"Paul's analysis is wide-ranging....If Paul is far less polemical than, say, Andrea Dworkin, her book reveals a sadness about it all..." Booklist
"Paul fails to prove a national trend, turning what might have been a provocative study into a diatribe....The book's biggest shortcoming is Paul's one-sided examination of the effect of porn on women." Amy Sohn, The New York Times Book Review
"[Paul] interprets meaning from personal testimony like a prosecutor preparing an indictment. Her analysis implies objectivity while presenting only half a debate." Los Angeles Times
"Shrill and tendentious, Pornified comes across as less a questing investigation than a scattershot polemic. The book communicates its author's outrage effectively. Unfortunately, it does so at the expense of nuanced argument." Milwaukee Journal Sentinel
Once a taboo vice no one dared to mention, porn has become affordable, accessible, anonymous, and increasingly acceptable. This volume's investigation will further the discussion of how and where porn meets the public eye.
“Strips porn of its culture-war claptrap . . . Pornified may stand as a Kinsey Report for our time.”—San Francisco Chronicle
Porn in America is everywhere—not just in cybersex and Playboy but in popular video games, advice columns, and reality television shows, and on the bestseller lists. Even more striking, as porn has become affordable, accessible, and anonymous, it has become increasingly acceptable—and a big part of the personal lives of many men and women.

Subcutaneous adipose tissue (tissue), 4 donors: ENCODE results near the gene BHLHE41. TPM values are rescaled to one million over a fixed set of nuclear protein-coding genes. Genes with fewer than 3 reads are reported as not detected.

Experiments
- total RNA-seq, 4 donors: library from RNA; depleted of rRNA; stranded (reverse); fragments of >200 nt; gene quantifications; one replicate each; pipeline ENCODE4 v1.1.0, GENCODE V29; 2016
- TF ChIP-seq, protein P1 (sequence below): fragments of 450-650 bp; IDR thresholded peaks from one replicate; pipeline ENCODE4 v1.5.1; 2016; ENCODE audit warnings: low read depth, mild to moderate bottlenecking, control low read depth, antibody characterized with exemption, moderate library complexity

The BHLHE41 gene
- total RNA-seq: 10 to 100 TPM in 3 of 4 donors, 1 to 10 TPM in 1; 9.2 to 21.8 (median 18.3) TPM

In this controversial and critically acclaimed book, Pamela Paul argues that as porn becomes more pervasive, it is destroying our marriages and families as well as distorting our childrens ideas of sex and sexuality. Based on more than one hundred interviews and a nationally representative poll, Pornified exposes how porn has infiltrated our lives, from the wife agonizing over the late-night hours her husband spends on porn Web sites to the parents stunned to learn their twelve-year-old son has seen a hardcore porn film.
Pornified is an insightful, shocking, and important investigation into the costs and consequences of pornography for our families and our culture.
About the Author
Pamela Paul is a contributor to Time magazine and the author of The Starter Marriage and the Future of Matrimony. Formerly a senior editor at American Demographics, she writes for such publications as Psychology Today, Self, Marie Claire, Ladies Home Journal, The Economist, and The New York Times Book Review. She lives in New York.